Moreover, under section 3(m) of the Fair Labor Standards Act, an employer is permitted to take a tip credit toward its minimum wage obligation for tipped employees that’s equal to the difference between the required cash wage and the federal minimum wage. In certain situations, an employer is able to claim additional overtime tip credit against its overtime duties.

The United States Department of Labor has estimated that around the country, there are about 1.08 million wait staff and 219,000 bartenders who receive tips in 280,000 establishments.

US CapitolThe Merit Systems Protection Board (MSPB) is an entity that protects your rights if you are a federal civil service employee. The purpose of the board is to provide federal employees with the chance to appeal personnel decisions that are not in their favor or that are unfair. It is separate from partisan politics and is supposed to be an independent system. The President appoints the board members of this entity.

The MSPB is organized with multiple regional offices, although board members serve at its headquarters in Washington, D.C. Often, appeals happen in D.C., since that is where many federal workers do their jobs. Among the regional or field offices is one in Dallas.

At these offices, administrative law judges hear cases related to federal workers and agencies. The board members are supposed to protect the federal merit system, working together with the administrative law judges, attorneys, and staff at the MSPB to successfully implement the mission of the entity.

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downtown HoustonUsually, you can’t get unemployment benefits if you quit your job. However, if you quit for good cause, it may be possible to get unemployment benefits. When you apply for unemployment benefits, the Texas Workforce Commission will investigate why you’re not working anymore. If it decides you weren’t terminated for misconduct at your job, or you quit your job for a work-related or medical reason, you might be eligible for unemployment benefits.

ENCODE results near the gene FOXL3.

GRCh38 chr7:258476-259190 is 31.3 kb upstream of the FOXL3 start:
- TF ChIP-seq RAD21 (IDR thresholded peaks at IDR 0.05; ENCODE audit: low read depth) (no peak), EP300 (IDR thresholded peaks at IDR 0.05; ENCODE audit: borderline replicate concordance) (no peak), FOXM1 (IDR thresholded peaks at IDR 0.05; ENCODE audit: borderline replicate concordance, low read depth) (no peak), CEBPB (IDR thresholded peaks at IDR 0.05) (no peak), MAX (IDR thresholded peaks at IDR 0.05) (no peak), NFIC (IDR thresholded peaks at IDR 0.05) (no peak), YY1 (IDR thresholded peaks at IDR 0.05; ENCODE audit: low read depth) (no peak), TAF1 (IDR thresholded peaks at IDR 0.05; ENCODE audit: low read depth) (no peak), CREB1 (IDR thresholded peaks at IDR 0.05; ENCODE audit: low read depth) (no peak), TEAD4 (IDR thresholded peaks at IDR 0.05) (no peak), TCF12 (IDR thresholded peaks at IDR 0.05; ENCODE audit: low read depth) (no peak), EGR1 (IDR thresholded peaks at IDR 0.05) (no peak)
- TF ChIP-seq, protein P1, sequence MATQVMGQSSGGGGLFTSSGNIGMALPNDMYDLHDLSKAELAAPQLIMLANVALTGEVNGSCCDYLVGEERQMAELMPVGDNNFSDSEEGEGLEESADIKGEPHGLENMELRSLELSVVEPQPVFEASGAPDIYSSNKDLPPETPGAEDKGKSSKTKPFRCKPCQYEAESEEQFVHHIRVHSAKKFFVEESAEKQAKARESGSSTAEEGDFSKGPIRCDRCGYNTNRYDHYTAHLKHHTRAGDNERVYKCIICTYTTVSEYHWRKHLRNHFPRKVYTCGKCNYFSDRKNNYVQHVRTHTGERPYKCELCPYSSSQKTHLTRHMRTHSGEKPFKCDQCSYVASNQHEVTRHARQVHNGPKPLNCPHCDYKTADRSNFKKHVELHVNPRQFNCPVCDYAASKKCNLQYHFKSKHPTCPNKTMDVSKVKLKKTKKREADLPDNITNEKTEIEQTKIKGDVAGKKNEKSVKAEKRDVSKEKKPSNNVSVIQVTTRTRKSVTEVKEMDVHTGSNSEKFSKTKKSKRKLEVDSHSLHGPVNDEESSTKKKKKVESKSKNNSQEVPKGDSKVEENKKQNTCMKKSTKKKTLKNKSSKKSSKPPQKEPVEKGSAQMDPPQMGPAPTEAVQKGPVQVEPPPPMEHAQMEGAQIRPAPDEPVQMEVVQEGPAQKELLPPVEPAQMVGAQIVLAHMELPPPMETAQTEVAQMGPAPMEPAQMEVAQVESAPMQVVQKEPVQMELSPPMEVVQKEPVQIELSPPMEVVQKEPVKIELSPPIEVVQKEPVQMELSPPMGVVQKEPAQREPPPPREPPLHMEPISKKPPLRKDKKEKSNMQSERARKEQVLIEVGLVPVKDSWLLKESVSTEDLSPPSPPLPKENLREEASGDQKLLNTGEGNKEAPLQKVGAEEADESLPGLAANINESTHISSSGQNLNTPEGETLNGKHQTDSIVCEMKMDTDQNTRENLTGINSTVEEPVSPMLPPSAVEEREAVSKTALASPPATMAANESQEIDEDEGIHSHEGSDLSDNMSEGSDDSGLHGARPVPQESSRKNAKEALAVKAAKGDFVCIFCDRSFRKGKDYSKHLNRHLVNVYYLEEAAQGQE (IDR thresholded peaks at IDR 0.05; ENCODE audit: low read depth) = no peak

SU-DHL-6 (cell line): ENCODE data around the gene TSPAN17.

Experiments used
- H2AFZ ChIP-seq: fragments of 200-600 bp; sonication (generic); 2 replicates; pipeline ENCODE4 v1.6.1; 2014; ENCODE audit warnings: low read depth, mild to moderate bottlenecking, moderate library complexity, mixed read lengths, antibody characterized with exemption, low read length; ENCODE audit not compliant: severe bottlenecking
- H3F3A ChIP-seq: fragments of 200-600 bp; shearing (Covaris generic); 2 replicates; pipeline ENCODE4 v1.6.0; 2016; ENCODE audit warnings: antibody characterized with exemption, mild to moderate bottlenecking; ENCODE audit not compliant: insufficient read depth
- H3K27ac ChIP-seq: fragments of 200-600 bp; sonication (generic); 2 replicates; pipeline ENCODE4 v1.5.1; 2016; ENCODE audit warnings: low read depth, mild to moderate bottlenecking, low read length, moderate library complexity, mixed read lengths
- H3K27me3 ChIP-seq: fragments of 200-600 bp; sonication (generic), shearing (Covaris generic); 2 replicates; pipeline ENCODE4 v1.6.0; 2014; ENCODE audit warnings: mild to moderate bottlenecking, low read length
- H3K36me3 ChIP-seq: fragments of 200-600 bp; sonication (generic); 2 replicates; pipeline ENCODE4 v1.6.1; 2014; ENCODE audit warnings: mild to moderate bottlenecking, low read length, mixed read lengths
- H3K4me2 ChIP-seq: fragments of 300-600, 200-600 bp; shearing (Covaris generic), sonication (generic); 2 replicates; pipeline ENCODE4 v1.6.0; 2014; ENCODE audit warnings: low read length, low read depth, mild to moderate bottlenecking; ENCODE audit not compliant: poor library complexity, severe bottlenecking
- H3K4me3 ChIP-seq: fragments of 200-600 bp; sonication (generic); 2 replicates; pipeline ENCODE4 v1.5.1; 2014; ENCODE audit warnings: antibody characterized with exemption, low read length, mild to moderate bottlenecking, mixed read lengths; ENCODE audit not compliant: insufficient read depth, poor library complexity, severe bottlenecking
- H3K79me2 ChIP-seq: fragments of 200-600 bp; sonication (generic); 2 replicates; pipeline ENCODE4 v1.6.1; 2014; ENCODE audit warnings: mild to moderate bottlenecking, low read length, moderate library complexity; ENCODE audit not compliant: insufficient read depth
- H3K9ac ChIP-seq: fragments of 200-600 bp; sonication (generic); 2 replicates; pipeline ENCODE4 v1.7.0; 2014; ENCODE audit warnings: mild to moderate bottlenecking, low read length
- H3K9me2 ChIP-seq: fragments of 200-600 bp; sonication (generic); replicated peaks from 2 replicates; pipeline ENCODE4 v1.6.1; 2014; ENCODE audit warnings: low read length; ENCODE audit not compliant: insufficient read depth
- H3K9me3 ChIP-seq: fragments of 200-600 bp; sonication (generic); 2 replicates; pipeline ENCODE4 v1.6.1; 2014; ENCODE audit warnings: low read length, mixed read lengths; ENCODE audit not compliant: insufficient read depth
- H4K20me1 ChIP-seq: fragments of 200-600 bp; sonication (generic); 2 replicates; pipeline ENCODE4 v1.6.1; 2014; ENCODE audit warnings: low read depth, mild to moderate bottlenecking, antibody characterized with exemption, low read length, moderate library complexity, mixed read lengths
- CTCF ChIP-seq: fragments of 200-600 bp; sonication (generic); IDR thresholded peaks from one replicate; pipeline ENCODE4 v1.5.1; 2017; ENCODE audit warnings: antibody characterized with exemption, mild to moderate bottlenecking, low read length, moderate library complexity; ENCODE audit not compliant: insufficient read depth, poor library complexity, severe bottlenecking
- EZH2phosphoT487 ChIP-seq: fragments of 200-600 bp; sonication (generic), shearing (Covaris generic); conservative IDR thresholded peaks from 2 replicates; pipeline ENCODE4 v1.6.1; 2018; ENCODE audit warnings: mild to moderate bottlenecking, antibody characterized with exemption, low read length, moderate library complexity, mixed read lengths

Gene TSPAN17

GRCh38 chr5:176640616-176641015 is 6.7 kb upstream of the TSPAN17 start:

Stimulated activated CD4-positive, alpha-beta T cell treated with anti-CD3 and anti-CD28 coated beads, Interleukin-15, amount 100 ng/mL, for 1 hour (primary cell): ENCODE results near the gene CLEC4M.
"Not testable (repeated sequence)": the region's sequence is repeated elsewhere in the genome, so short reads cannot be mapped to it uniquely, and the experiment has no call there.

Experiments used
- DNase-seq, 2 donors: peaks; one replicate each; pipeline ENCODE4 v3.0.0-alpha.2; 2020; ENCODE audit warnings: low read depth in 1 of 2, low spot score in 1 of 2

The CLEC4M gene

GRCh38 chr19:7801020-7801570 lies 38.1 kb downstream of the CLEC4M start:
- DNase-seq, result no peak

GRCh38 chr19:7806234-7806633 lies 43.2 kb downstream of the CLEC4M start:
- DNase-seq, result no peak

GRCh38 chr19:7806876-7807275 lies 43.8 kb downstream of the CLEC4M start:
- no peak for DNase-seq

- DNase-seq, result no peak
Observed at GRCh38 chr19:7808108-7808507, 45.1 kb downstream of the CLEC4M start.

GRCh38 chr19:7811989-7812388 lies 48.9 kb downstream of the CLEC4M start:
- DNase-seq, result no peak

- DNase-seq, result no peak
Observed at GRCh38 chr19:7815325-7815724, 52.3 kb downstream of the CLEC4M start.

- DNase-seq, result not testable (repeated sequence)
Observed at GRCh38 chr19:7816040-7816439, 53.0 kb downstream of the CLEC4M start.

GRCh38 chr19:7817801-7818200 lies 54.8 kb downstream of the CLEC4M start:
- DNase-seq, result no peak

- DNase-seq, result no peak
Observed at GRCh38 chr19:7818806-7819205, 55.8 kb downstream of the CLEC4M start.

What is good cause? There are a lot of reasons people quit their jobs that do not count as “good cause.” For example, people quit because they decide that they are not being paid enough to do a particular job or because they want to move onto a job that is more fulfilling. Generally, you cannot receive unemployment benefits if you quit your job for those reasons. The reason must be something more severe, such as harsh harassment or serious discrimination.

A 2016 Texas unemployment benefits decision illustrates a situation in which a woman could not get unemployment benefits, even though she’d alleged racial discrimination. A woman appealed from a summary judgment that affirmed the Texas Workforce Commission’s decision to deny her unemployment benefits because it found she voluntarily resigned from her job. She claimed her resignation was based on racial discrimination and harassment. Continue reading

elderly peopleThe First Amendment prevents the federal, state, and local governments from infringing on rights of religion, press, speech, assembly, and petition. While workers of private companies are not protected from being fired for what they say, government workers may be protected from retaliation for exercising some of their First Amendment rights. Specifically, they are protected with regard to speech when talking about issues believed to be of public concern. They are not protected from retaliation for everything they say, however.